### ChrisVer

http://www.physics.umd.edu/courses/Phys741/xji/chapter5.pdf
Have a look at section 5.3

Yes because after the mathematics of the whole thing you obtain that the pion mass should be:
$m_{\pi0}^2 = \frac{(m_u + m_d)4u_{vev}}{f_\pi^2}$
and for the charged pions you also get an electromagnetic correction ($\Delta$):
$m_{\pi \pm}^2 = \frac{(m_u + m_d)4u_{vev}}{f_\pi^2}+ \Delta$
For the derivation you could have a look in Weinberg's QFT Vol2 book (sec.19.7)

18. Jun 20, 2015

### vanhees71

Let's sort the foundations a bit.

The fundamental theory describing the strong interactions is quantum chromodynamics (QCD). It's fundamental symmetry is the local color-charge group $\mathrm{SU}(3)_{\text{col}}$. The fields in the Lagrangian are the 6 quark flavors, which are represented by Dirac fields and the color-gauge fields, the gluons. The remarkable feature of QCD is its asymptotic freedom, i.e., the running coupling in renormalized perturbation theory gets small for the large energy-momentum scales, i.e., for high-energy scattering events.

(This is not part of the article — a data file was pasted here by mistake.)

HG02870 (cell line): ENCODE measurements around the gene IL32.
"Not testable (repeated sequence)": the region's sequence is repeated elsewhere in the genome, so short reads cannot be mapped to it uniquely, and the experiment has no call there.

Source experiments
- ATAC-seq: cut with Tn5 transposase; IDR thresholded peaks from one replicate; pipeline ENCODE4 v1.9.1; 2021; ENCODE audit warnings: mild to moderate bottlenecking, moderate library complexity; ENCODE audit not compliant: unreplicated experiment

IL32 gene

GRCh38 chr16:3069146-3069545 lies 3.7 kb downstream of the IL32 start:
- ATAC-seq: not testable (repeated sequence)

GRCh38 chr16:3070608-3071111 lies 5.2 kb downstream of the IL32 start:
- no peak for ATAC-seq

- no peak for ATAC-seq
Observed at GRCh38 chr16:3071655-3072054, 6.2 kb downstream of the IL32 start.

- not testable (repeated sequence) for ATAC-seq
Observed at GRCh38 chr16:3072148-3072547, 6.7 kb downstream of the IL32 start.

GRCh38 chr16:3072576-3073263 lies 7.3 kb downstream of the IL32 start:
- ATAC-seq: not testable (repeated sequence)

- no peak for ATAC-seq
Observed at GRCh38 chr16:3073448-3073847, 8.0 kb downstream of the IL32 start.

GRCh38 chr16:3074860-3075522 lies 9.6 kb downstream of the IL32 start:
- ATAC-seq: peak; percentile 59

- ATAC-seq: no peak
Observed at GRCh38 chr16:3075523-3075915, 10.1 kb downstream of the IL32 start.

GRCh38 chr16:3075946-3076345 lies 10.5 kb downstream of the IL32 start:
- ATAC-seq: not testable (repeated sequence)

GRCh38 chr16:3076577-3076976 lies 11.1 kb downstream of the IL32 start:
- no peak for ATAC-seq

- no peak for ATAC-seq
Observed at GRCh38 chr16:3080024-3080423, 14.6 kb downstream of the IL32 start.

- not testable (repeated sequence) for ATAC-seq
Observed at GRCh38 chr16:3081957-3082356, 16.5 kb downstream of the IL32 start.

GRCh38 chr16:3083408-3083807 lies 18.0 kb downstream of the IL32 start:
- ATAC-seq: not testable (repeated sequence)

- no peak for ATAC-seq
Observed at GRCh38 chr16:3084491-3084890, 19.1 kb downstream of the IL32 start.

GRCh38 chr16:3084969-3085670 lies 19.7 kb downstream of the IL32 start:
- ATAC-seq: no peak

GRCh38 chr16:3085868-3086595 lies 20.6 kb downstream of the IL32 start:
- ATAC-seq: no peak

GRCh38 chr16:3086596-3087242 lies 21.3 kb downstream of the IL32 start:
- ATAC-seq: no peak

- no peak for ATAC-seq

At low energies, we cannot observe quarks and gluons as asymptotic free states. The reason is called confinement. The asymptotic free states observed are the colorless hadrons (mesons made of a quark and an antiquark and baryons made of three quarks; there are also hints for "exotic" configurations like tetra quark states). Confinement cannot be described in the realm of perturbation thery, but there are very convincing results from lattice QCD, where QCD is evaluated non-perturbatively on a space-time grid on a computer, and the observed mass spectrum of hadrons is reproduced very well nowadays.